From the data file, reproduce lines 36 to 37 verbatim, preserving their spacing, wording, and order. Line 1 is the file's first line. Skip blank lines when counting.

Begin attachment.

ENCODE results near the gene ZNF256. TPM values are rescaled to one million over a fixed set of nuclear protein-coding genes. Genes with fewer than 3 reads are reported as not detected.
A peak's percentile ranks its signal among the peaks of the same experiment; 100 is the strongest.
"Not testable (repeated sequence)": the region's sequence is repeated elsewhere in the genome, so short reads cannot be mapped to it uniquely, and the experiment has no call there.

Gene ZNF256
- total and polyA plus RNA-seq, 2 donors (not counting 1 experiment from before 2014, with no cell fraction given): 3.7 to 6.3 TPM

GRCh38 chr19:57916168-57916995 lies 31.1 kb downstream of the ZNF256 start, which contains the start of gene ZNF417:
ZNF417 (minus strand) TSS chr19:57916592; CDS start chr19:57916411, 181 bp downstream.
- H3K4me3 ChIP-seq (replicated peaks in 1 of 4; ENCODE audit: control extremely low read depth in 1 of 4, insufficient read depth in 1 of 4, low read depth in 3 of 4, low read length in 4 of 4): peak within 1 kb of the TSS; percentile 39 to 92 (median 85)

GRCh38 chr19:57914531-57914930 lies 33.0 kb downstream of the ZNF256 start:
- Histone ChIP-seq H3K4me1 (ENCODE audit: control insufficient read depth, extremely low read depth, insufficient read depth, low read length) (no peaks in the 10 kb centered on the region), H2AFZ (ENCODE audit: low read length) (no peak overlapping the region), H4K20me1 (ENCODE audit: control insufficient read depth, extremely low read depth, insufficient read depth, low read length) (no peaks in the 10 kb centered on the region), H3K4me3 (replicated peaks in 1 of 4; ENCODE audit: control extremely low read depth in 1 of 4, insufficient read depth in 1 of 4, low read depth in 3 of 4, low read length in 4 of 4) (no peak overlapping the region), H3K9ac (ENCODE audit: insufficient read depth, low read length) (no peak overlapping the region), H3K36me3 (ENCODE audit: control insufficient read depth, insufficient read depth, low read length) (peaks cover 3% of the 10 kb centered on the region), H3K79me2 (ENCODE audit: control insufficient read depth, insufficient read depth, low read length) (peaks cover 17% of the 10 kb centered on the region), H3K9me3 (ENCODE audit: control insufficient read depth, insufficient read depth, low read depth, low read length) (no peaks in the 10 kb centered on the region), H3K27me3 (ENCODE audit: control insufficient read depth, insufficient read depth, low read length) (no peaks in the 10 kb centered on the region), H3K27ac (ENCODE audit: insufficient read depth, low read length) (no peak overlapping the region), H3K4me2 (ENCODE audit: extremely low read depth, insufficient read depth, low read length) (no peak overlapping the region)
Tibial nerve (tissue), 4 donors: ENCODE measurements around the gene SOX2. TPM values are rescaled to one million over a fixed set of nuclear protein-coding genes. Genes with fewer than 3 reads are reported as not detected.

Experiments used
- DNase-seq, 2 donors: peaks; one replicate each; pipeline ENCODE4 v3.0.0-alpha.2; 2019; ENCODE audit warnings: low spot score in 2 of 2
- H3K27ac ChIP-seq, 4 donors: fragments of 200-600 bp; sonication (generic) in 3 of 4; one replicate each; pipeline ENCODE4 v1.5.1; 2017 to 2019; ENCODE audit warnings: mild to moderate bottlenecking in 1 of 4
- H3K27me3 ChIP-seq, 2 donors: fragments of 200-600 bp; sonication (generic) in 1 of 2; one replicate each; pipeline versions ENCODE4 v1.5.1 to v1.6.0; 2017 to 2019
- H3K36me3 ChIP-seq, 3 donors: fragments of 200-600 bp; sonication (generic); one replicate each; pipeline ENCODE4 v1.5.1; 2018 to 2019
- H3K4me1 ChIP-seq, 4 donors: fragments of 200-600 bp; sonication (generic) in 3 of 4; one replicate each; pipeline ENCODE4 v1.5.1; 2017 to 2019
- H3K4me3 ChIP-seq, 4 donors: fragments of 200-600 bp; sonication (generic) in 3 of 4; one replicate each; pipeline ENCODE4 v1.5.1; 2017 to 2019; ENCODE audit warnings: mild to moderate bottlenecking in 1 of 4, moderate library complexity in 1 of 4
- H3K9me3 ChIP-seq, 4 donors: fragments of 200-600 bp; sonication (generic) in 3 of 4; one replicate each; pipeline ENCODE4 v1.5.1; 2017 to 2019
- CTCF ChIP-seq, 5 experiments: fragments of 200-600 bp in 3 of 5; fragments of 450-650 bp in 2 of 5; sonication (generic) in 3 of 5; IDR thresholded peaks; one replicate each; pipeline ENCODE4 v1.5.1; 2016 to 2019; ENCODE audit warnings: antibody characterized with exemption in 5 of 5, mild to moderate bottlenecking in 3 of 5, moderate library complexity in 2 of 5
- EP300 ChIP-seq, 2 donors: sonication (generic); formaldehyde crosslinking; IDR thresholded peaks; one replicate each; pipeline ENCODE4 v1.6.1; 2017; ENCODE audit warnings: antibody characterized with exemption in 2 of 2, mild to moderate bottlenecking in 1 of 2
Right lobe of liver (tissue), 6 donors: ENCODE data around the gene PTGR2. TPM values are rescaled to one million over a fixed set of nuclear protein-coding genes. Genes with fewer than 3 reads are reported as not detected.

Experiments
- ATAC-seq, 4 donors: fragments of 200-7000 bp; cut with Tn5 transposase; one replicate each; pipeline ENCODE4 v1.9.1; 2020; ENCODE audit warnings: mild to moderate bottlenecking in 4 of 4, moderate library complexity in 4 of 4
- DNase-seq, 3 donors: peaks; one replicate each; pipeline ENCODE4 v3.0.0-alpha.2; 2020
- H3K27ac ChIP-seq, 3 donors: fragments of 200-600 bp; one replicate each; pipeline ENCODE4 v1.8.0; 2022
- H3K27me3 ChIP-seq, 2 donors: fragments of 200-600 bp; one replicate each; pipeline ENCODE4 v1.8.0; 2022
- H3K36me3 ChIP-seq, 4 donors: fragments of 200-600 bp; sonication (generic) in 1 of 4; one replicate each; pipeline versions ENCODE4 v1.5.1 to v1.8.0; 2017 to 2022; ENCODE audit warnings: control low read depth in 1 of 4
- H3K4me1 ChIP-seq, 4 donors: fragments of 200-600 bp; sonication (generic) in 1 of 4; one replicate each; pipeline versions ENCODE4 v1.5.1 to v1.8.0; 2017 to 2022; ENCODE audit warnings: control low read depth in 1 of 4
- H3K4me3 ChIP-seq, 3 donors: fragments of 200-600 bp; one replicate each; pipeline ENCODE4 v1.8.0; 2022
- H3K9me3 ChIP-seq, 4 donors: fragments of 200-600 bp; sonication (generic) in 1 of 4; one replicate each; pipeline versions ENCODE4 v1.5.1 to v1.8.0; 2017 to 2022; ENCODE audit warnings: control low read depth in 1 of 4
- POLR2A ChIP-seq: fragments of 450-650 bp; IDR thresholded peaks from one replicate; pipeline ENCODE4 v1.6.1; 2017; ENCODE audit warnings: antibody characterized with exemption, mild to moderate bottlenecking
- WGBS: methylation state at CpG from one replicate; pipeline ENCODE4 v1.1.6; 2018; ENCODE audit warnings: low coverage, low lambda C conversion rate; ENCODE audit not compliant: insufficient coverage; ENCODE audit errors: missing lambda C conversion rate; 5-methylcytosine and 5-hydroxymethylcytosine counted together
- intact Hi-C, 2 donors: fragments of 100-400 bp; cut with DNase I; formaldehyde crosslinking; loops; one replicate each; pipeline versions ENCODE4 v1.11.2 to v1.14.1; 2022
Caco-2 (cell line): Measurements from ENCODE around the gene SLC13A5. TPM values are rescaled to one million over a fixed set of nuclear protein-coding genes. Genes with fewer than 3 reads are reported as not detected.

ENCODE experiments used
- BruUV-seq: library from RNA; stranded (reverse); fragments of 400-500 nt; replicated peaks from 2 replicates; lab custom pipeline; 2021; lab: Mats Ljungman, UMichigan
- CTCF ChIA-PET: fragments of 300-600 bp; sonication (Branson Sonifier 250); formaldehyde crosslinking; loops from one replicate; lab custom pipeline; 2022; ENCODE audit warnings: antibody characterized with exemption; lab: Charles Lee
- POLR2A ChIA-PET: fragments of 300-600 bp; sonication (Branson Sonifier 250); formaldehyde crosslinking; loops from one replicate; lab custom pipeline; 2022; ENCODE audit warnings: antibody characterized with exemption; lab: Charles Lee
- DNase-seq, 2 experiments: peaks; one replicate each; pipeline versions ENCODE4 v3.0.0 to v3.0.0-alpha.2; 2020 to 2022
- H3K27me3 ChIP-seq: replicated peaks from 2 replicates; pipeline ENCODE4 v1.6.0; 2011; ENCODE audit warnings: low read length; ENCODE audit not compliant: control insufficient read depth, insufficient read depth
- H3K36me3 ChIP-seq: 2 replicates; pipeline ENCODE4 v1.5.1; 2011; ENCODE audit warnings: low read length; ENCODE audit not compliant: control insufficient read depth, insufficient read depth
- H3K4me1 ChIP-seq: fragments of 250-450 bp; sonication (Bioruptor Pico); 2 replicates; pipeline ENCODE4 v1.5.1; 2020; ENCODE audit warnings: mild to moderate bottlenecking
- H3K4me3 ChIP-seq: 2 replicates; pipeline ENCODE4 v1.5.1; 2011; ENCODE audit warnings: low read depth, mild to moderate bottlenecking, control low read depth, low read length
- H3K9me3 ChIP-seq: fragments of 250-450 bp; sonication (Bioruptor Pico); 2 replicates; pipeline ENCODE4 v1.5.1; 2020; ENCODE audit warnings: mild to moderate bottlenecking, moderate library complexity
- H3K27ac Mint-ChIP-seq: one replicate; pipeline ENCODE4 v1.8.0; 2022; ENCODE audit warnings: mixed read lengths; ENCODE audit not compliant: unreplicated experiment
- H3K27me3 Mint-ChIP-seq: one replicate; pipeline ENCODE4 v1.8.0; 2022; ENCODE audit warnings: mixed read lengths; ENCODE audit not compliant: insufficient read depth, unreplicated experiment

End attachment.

ENCODE experiments used
- BruUV-seq: library from RNA; stranded (reverse); fragments of 400-500 nt; replicated peaks from 2 replicates; lab custom pipeline; 2021; lab: Mats Ljungman, UMichigan